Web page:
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This eBook from the Gutenberg Project consists of approximately 291 pages of information about Town and Country; or, life at home and abroad, without and within us.

The clock struck twelve, then one, and the morning hours advanced, light-foot messengers of the coming day.  The gay and the jocund laugh was hushed, and the notes that told of festive mirth were silenced.  Nature, either fatigued by exertion or stupefied by wine, had sank to repose; and those who had lingered too long and indulged too freely were lying on the cabin-floor helpless.  George retired at a seasonable hour.  James remained, and fell, as others, before the enchanting wine-cup’s power!

CHAPTER IV.

The next morning George called at the store of Laneville & Co.  No one was in save a small lad, who, to his inquiry, replied that all were sick.  The youth was a short, porpoise-shaped lad, who appeared quite independent for his age and station, and told George that he had better call the next day, as the folks would n’t be down.  In an instant George suspected the cause of their absence.  Though he knew James would be mortified to be seen, yet he determined upon visiting him, thinking it a favorable opportunity to submit to him the expediency of taking that step which he had urged upon him on the morning previous.

Conscious of being engaged in an act of duty, he ascended the steps that led to the door of the house.  He rang; a servant-girl answered his call.

“Holloa!” shouted a voice at the head of the stairs.  “Who’s there?-what cow’s got into my pasture now?  Another glass, friends,—­once more!  Now drink, ’Death to the temperance cause, and ill-luck to fanatics!’ Holloa! down below,—­come aloft!”

“Hush! be quiet,” said a female voice, in a whisper.  “James, do respect yourself.”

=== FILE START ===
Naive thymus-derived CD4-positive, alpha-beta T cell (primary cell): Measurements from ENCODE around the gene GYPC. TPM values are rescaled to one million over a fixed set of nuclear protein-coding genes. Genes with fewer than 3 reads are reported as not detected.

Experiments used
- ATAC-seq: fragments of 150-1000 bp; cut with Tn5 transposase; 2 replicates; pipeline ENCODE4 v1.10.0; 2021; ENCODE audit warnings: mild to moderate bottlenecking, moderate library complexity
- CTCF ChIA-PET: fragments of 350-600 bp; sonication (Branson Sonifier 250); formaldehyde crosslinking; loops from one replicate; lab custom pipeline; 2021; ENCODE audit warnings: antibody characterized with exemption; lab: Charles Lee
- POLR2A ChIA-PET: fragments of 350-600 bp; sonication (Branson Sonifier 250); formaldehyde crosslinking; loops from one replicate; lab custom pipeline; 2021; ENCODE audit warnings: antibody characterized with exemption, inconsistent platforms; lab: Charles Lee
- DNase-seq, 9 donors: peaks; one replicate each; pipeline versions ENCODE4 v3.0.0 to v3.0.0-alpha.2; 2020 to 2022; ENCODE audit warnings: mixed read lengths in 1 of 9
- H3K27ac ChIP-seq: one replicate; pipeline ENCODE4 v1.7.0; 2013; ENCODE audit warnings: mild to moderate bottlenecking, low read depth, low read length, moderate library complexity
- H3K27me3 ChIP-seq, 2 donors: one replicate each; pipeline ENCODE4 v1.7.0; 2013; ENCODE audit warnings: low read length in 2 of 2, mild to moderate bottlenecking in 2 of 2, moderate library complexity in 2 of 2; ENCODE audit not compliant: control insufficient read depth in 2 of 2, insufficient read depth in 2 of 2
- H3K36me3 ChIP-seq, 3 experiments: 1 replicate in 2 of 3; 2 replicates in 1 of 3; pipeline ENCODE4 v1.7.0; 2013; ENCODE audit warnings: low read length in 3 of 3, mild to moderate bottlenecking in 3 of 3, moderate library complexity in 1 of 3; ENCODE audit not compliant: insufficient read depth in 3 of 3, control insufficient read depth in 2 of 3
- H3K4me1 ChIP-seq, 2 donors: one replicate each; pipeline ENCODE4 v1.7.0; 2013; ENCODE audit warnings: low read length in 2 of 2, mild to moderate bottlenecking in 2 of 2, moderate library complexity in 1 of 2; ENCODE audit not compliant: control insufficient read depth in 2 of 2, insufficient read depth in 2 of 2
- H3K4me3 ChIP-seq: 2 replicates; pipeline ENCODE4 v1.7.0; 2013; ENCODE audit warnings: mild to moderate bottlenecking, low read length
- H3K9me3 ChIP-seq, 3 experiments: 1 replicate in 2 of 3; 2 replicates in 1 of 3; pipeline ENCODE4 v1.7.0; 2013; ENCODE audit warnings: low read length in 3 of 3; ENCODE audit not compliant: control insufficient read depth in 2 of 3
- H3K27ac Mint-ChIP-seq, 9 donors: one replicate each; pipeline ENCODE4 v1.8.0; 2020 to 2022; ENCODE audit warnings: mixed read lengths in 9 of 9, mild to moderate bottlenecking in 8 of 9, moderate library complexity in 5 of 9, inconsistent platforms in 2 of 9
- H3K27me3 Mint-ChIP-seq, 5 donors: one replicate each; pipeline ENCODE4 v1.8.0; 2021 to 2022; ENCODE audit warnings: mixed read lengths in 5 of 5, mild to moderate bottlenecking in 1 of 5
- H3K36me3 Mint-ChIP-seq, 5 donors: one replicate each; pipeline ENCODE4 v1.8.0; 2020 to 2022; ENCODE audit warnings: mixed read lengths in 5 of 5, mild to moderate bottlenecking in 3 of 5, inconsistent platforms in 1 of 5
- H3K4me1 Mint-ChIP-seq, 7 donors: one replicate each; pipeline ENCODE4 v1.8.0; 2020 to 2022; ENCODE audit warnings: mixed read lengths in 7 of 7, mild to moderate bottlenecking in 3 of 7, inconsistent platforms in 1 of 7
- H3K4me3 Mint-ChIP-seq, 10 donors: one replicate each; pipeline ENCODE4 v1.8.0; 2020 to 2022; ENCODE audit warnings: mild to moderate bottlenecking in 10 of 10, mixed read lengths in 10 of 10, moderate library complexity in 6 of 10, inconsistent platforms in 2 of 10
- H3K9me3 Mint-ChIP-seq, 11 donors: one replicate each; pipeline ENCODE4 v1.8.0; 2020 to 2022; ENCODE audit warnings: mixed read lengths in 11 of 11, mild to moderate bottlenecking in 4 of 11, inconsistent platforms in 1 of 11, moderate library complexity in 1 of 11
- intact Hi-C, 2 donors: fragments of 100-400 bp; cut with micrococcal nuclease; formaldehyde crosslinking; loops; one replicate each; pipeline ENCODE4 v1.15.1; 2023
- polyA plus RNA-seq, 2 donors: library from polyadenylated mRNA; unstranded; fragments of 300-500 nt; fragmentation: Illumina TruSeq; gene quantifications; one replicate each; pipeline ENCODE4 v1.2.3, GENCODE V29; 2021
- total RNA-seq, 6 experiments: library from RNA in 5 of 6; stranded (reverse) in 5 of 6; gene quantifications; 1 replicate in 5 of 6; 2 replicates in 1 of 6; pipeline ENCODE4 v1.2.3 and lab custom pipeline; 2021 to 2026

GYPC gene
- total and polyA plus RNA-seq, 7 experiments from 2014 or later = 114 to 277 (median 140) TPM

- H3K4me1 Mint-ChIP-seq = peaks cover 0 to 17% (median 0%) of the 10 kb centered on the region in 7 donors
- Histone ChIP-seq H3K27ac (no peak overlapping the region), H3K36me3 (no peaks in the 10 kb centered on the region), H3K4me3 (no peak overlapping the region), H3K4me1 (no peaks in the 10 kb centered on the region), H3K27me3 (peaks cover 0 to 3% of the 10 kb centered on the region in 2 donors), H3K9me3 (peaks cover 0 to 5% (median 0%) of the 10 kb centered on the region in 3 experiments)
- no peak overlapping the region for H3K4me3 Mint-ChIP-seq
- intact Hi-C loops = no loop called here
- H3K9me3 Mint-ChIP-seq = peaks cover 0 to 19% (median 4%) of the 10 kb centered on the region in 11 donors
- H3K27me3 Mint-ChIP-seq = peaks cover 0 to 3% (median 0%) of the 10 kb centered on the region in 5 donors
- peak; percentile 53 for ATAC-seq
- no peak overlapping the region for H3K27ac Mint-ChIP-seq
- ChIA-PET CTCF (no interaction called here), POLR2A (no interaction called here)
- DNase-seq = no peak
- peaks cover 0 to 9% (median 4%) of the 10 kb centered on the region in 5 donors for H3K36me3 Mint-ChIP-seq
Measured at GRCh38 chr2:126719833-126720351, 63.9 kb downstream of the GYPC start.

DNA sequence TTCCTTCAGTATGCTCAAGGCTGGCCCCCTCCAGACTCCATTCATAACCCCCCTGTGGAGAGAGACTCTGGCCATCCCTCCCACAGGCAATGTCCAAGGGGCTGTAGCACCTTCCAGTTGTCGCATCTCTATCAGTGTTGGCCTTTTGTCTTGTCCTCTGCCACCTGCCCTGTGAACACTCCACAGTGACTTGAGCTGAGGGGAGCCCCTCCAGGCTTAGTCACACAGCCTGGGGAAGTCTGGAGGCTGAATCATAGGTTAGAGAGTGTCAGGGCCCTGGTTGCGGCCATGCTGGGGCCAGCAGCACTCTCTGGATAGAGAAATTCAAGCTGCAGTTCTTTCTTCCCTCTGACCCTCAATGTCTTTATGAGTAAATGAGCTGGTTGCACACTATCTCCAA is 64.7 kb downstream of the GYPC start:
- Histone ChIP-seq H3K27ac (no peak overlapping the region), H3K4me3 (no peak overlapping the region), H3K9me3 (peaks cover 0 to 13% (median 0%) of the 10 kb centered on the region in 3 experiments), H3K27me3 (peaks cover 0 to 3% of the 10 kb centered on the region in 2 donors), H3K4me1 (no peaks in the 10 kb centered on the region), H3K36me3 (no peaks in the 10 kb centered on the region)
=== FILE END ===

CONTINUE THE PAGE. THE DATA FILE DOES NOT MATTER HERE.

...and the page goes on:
“Hush! who says hush?  My soul’s in arms; come on, John Duff! bring liquor here, and cursed be he who says, I’ve had enough!”

The closing of a door put an end to this extemporaneous address.  George stood like a statue; he knew not which course to take,—­whether to go up to his friend’s room, or go down to the street.  He soon determined, and sent word that he wished to speak to James.  In a moment the latter was again to be heard declaiming disconnected sentences on all manner of subjects, until, learning the wish of George, he shouted,

“Yes, tell him to come up and revel in the groves of Madeira, or dance with peasant-girls at the grape-gatherings in Sicily!  Yes, George, up here, and see how a man can live a temperance life without signing the pledge, and be as independent as he pleases!”

As George entered, James grasped his hand,—­swung him round rather familiarly, and pushed him towards a chair.

The furniture and all that was in the room was in the greatest confusion, not excepting James Clifton himself.  There was a boot-jack and a vase of flowers side by side on the mantel; a pair of boots on the centre-table, with two or three annuals on them, as though to keep them from being blown away; a nice hat stood on the hearth filled with coal-ashes, while an inkstand upside down on a pile of linen bosoms had left an impression not easily effaced; the paintings that were in the room were turned face towards the wall,—­some freak of James’, as though ashamed to have them see the performances.

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